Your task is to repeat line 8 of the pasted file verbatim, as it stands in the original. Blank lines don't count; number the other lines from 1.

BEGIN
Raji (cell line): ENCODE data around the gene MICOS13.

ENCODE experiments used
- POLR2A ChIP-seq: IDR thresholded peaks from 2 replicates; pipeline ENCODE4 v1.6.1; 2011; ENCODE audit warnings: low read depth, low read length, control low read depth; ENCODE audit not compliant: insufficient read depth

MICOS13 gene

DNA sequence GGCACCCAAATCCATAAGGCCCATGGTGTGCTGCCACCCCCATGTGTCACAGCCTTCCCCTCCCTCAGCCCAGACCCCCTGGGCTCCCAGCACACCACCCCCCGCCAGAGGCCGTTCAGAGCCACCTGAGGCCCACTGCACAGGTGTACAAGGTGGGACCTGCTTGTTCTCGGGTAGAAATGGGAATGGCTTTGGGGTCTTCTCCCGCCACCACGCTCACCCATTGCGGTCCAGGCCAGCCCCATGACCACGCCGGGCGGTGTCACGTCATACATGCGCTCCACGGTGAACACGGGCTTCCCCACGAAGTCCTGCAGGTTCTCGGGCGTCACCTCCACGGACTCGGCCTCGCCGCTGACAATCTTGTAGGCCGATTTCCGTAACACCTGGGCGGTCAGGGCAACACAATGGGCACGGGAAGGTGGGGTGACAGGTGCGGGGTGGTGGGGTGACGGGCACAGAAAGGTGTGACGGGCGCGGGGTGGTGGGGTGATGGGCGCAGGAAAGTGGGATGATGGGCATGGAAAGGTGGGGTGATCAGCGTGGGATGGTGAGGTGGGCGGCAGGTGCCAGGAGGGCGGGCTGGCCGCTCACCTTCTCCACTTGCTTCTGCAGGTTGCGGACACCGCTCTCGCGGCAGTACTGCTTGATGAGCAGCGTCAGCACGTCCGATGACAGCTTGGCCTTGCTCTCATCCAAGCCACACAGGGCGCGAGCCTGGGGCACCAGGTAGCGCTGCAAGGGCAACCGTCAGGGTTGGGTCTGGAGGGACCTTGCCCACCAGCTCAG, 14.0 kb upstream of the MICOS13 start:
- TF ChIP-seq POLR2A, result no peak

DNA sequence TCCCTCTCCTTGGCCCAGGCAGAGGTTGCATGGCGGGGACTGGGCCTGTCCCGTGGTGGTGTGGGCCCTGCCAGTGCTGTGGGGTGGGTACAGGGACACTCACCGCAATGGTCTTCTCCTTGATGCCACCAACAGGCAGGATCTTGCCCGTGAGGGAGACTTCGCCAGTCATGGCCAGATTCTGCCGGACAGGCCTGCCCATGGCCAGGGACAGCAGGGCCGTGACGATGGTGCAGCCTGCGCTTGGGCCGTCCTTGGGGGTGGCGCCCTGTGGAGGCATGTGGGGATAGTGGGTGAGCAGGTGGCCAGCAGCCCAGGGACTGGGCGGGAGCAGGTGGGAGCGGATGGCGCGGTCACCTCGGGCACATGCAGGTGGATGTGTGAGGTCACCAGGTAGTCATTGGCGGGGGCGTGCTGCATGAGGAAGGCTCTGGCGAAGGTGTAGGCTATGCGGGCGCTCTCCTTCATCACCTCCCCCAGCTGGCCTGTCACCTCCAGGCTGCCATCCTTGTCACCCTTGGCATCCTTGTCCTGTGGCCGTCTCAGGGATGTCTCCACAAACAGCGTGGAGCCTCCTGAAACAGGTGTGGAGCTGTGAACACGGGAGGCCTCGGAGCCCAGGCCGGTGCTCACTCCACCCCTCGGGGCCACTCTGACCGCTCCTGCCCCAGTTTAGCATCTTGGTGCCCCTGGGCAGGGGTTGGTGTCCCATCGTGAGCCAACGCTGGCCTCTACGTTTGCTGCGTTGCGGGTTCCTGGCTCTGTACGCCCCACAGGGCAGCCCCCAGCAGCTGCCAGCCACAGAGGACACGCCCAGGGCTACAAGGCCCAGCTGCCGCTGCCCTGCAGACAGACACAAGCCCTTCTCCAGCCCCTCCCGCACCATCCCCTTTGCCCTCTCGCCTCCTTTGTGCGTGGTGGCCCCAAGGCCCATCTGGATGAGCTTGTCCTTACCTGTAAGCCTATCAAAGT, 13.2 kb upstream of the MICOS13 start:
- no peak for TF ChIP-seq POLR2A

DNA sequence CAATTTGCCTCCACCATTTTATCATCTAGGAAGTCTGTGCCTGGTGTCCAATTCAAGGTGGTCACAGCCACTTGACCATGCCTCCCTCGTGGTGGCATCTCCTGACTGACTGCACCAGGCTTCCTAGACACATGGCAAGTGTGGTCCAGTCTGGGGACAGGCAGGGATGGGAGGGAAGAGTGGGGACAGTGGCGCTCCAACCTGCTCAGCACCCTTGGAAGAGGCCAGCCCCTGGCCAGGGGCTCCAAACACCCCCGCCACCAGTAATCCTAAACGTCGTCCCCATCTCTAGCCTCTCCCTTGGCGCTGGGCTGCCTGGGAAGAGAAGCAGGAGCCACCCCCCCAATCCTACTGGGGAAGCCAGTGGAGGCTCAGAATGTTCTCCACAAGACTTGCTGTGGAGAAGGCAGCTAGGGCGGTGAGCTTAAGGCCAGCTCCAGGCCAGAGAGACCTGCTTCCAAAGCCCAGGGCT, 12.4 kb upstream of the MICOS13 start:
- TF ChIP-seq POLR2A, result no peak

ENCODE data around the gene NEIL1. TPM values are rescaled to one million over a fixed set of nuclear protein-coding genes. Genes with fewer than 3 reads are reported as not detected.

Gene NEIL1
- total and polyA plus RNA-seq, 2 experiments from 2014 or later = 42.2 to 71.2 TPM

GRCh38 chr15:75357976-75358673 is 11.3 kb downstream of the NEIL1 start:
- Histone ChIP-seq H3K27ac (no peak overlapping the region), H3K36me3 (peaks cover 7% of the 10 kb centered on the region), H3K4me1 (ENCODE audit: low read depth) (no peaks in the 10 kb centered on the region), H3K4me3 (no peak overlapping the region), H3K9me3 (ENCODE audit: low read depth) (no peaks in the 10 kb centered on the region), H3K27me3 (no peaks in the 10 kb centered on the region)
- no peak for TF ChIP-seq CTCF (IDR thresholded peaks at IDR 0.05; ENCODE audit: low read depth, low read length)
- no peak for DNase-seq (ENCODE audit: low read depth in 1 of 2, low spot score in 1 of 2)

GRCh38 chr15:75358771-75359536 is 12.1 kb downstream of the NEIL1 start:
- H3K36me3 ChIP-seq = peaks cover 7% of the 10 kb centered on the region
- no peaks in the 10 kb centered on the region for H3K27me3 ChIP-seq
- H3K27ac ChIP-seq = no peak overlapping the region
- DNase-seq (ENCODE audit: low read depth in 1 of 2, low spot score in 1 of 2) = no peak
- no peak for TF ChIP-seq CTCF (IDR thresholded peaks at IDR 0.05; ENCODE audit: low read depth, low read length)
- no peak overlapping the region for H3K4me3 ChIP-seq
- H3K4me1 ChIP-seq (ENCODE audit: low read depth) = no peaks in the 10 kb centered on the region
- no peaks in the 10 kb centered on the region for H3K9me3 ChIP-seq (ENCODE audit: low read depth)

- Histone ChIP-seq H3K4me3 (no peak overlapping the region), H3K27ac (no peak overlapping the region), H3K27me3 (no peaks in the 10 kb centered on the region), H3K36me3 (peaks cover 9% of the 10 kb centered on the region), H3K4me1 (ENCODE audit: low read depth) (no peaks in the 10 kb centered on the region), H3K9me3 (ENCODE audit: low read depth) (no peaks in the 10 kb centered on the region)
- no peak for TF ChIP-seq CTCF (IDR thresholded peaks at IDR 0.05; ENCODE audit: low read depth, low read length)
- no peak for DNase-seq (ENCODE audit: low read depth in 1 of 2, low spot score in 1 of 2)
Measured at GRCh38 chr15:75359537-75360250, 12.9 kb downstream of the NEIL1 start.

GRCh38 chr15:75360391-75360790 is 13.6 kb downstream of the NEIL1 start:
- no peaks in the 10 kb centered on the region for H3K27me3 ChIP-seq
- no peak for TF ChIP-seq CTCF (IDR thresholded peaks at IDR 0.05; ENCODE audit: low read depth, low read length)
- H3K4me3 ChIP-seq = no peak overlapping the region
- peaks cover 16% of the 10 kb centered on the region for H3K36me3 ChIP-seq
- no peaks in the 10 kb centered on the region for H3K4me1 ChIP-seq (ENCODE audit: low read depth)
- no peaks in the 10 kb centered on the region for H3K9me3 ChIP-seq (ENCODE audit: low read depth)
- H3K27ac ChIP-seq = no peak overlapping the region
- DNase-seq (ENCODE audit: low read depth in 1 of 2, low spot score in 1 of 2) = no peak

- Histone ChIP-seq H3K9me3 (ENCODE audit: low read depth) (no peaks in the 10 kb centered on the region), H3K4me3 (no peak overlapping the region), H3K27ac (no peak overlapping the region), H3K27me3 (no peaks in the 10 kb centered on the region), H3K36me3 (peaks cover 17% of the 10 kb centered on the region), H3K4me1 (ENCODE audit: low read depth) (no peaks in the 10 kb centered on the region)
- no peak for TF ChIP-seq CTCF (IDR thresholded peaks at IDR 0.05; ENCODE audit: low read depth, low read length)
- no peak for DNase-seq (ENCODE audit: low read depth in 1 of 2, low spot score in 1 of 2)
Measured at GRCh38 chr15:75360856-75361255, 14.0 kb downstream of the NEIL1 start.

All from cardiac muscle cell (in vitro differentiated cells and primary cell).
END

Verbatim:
- no peak for TF ChIP-seq POLR2A